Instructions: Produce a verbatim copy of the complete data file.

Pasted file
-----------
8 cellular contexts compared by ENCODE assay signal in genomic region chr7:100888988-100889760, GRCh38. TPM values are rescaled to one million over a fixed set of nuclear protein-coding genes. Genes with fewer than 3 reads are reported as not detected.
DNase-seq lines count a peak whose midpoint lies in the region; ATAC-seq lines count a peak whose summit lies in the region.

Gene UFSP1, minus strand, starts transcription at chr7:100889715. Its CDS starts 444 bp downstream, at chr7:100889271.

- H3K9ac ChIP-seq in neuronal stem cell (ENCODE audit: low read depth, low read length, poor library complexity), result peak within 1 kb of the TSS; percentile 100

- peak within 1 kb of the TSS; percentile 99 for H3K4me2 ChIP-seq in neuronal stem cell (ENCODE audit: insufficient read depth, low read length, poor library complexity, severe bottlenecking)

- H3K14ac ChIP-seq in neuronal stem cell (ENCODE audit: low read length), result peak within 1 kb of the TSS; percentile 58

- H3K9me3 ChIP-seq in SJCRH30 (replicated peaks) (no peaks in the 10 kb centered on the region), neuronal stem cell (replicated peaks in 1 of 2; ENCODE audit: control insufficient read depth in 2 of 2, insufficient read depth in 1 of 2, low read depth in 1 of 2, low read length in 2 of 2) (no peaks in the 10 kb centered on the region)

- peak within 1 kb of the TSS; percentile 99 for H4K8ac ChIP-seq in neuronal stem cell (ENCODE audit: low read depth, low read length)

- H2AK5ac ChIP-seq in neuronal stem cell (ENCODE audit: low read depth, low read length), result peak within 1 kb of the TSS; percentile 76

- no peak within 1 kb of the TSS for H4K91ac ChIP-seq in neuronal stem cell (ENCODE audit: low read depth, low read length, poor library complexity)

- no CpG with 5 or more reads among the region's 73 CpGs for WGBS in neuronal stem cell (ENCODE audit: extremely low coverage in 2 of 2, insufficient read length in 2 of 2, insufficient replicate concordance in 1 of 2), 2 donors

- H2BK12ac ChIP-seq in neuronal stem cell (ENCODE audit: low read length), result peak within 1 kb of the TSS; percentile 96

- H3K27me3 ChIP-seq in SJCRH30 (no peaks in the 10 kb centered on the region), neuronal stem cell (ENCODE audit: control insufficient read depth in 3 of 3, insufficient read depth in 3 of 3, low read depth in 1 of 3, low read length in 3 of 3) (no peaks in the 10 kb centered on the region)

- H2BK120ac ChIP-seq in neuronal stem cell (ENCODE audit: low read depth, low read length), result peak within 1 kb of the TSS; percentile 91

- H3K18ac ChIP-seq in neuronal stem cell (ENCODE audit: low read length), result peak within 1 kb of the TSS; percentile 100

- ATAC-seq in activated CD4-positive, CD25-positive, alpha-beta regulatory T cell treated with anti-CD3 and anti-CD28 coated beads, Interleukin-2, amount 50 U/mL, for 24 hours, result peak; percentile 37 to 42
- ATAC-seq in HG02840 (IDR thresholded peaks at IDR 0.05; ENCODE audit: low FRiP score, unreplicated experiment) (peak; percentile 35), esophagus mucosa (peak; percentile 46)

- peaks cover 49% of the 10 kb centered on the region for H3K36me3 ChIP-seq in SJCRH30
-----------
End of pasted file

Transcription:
8 cellular contexts compared by ENCODE assay signal in genomic region chr7:100888988-100889760, GRCh38. TPM values are rescaled to one million over a fixed set of nuclear protein-coding genes. Genes with fewer than 3 reads are reported as not detected.
DNase-seq lines count a peak whose midpoint lies in the region; ATAC-seq lines count a peak whose summit lies in the region.

Gene UFSP1, minus strand, starts transcription at chr7:100889715. Its CDS starts 444 bp downstream, at chr7:100889271.

- H3K9ac ChIP-seq in neuronal stem cell (ENCODE audit: low read depth, low read length, poor library complexity), result peak within 1 kb of the TSS; percentile 100

- peak within 1 kb of the TSS; percentile 99 for H3K4me2 ChIP-seq in neuronal stem cell (ENCODE audit: insufficient read depth, low read length, poor library complexity, severe bottlenecking)

- H3K14ac ChIP-seq in neuronal stem cell (ENCODE audit: low read length), result peak within 1 kb of the TSS; percentile 58

- H3K9me3 ChIP-seq in SJCRH30 (replicated peaks) (no peaks in the 10 kb centered on the region), neuronal stem cell (replicated peaks in 1 of 2; ENCODE audit: control insufficient read depth in 2 of 2, insufficient read depth in 1 of 2, low read depth in 1 of 2, low read length in 2 of 2) (no peaks in the 10 kb centered on the region)

- peak within 1 kb of the TSS; percentile 99 for H4K8ac ChIP-seq in neuronal stem cell (ENCODE audit: low read depth, low read length)

- H2AK5ac ChIP-seq in neuronal stem cell (ENCODE audit: low read depth, low read length), result peak within 1 kb of the TSS; percentile 76

- no peak within 1 kb of the TSS for H4K91ac ChIP-seq in neuronal stem cell (ENCODE audit: low read depth, low read length, poor library complexity)

- no CpG with 5 or more reads among the region's 73 CpGs for WGBS in neuronal stem cell (ENCODE audit: extremely low coverage in 2 of 2, insufficient read length in 2 of 2, insufficient replicate concordance in 1 of 2), 2 donors

- H2BK12ac ChIP-seq in neuronal stem cell (ENCODE audit: low read length), result peak within 1 kb of the TSS; percentile 96

- H3K27me3 ChIP-seq in SJCRH30 (no peaks in the 10 kb centered on the region), neuronal stem cell (ENCODE audit: control insufficient read depth in 3 of 3, insufficient read depth in 3 of 3, low read depth in 1 of 3, low read length in 3 of 3) (no peaks in the 10 kb centered on the region)

- H2BK120ac ChIP-seq in neuronal stem cell (ENCODE audit: low read depth, low read length), result peak within 1 kb of the TSS; percentile 91

- H3K18ac ChIP-seq in neuronal stem cell (ENCODE audit: low read length), result peak within 1 kb of the TSS; percentile 100

- ATAC-seq in activated CD4-positive, CD25-positive, alpha-beta regulatory T cell treated with anti-CD3 and anti-CD28 coated beads, Interleukin-2, amount 50 U/mL, for 24 hours, result peak; percentile 37 to 42
- ATAC-seq in HG02840 (IDR thresholded peaks at IDR 0.05; ENCODE audit: low FRiP score, unreplicated experiment) (peak; percentile 35), esophagus mucosa (peak; percentile 46)

- peaks cover 49% of the 10 kb centered on the region for H3K36me3 ChIP-seq in SJCRH30